• What are the best Means of Reclaiming our lost Population ? (Leeds : Harrison,) is the authoritative Report of Suggestions made by the Leeds Clergy on the division of services, and other practical measures, which, when first made, attracted much attention, and, in some not unnecessary particulars, much criticism.
Specimens of Old Indian Poetry,' translated from the Sanskrit, by Mr. Griffith, Boden Scholar, (Hall, Virtue & Co.) is the work of one who is a perfect master of metre and language. If, as we have no reason to doubt, its fidelity is equal to its force and English style, we may pronounce
Mr. Griffith’s ‘Specimens' a distinct and important contribution to English literature.
• The Emphatic New Testament,' by Mr. John Taylor, (Taylor, Walton & Co.) is an attempt to mark the emphasis and relative value of each word by a system of corresponding differences in type. Practically this amounts to a kind of pictorial commentary; since it is obvious that interpretation turns on emphasis. In proportion to the skill displayed in the execution of this task-and we are not disparaging the pains bestowed on it—are the controversial difficulties which it involves. The obvious objection to the principle of such a work is, that it confines the sense to a single emphasis ;-ex. grat. The Lord's Prayer: everybody feels that one of the blessings belonging to this prayer is the variety and succession of emphases—that is, of successive and parallel senses and applications of which it admits. Mr. Taylor's attempt, of course, practically excludes all meanings but one.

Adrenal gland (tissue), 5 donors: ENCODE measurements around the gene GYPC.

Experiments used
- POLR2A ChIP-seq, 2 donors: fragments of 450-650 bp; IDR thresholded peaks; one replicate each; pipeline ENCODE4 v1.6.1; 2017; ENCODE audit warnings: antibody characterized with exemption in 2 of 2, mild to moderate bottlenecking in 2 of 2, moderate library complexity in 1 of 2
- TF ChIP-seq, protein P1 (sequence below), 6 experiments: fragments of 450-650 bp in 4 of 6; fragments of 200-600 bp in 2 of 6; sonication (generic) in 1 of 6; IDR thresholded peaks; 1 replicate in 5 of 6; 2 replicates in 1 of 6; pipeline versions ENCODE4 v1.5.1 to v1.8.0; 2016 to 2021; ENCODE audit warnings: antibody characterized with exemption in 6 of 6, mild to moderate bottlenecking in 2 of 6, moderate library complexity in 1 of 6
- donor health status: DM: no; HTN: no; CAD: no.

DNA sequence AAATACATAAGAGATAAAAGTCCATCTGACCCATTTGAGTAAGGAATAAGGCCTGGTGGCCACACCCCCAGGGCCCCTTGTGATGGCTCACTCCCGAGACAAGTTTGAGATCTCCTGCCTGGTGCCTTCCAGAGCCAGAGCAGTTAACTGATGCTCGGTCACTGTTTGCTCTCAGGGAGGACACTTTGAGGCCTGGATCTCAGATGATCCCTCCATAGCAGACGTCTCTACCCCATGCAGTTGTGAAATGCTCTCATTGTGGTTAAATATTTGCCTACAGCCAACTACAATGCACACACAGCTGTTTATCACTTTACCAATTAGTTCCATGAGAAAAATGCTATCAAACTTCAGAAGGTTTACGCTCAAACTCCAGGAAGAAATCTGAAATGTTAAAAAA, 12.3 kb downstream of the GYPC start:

Perhaps the most important book of the quarter is Mr. Cleveland Coxe's 'Sympathies of the Continent, or Proposals for a New Reformation,' (J. H. Parker.) The body of this work consists of a translation of Hirscher's • Present Crisis of the Church,' with parallel illustrations from contemporaneous French and Italian works. Dr. Hirscher is a Roman Catholic, a dignitary of Freiburg, Breisgau, and a writer of large and European reputation. His proposition is for another Reformation: he goes very deeply into the practical necessities of the Church, especially those arising from its separation from the State. But we may perhaps state the drift of the work best in its author's own words: A third point to which the Church • must direct its immediate attention, is the satisfaction of that general
desire, which is prevalent, for certain reforms. This desire is of long standing, and very familiar to us. What is wanted is, for example, an improvement in the worship of the Church; a revision of its liturgical • formularies; the translation of the Liturgy into the vulgar tongue; com'munion in both kinds; the reform of the confessional; the simplification . of ceremonies, and such like changes. So too we need an amelioration • of the ecclesiastical discipline; the abolition of the forced celibacy of
priests; and the revision of certain ecclesiastical obligations. We need • further improvements, for example, in the Table of Lessons, and a greater ' variety in the selections from the Gospels and Epistles. We need eman
cipation from that tyranny which imposes upon the faithful, as Catholic • doctrine, matters which have never been settled by the Church. Finally, . we require reforms in the constitution of the Church; the revival of Synodal institutions; and the proportionate participation of Clergy and Laity in the affairs of the Church.'-- Pp. 180—182.